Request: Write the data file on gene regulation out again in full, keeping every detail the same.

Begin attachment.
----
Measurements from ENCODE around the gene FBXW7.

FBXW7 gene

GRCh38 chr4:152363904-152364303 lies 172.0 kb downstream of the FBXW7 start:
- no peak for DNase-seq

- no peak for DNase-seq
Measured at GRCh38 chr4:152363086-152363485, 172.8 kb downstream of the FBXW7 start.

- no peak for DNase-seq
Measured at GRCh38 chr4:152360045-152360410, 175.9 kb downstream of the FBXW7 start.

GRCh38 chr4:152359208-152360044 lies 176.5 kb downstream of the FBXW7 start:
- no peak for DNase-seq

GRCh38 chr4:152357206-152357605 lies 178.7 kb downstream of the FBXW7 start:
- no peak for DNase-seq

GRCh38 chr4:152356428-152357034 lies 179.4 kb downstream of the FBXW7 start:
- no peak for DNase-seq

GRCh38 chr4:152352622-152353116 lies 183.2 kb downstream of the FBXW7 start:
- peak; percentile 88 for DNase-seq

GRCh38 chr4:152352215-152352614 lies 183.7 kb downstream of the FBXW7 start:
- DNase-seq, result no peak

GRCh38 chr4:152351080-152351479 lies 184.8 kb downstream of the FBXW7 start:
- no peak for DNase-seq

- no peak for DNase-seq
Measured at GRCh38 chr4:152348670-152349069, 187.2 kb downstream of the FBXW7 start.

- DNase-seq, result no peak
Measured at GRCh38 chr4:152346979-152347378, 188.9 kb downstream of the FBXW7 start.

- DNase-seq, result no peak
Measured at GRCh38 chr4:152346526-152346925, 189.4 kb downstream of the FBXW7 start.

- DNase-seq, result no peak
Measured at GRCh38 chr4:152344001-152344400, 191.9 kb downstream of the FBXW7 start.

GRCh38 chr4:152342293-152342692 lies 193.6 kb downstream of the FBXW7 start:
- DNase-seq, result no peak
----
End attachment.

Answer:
Measurements from ENCODE around the gene FBXW7.

FBXW7 gene

GRCh38 chr4:152363904-152364303 lies 172.0 kb downstream of the FBXW7 start:
- no peak for DNase-seq

- no peak for DNase-seq
Measured at GRCh38 chr4:152363086-152363485, 172.8 kb downstream of the FBXW7 start.

- no peak for DNase-seq
Measured at GRCh38 chr4:152360045-152360410, 175.9 kb downstream of the FBXW7 start.

GRCh38 chr4:152359208-152360044 lies 176.5 kb downstream of the FBXW7 start:
- no peak for DNase-seq

GRCh38 chr4:152357206-152357605 lies 178.7 kb downstream of the FBXW7 start:
- no peak for DNase-seq

GRCh38 chr4:152356428-152357034 lies 179.4 kb downstream of the FBXW7 start:
- no peak for DNase-seq

GRCh38 chr4:152352622-152353116 lies 183.2 kb downstream of the FBXW7 start:
- peak; percentile 88 for DNase-seq

GRCh38 chr4:152352215-152352614 lies 183.7 kb downstream of the FBXW7 start:
- DNase-seq, result no peak

GRCh38 chr4:152351080-152351479 lies 184.8 kb downstream of the FBXW7 start:
- no peak for DNase-seq

- no peak for DNase-seq
Measured at GRCh38 chr4:152348670-152349069, 187.2 kb downstream of the FBXW7 start.

- DNase-seq, result no peak
Measured at GRCh38 chr4:152346979-152347378, 188.9 kb downstream of the FBXW7 start.

- DNase-seq, result no peak
Measured at GRCh38 chr4:152346526-152346925, 189.4 kb downstream of the FBXW7 start.

- DNase-seq, result no peak
Measured at GRCh38 chr4:152344001-152344400, 191.9 kb downstream of the FBXW7 start.

GRCh38 chr4:152342293-152342692 lies 193.6 kb downstream of the FBXW7 start:
- DNase-seq, result no peak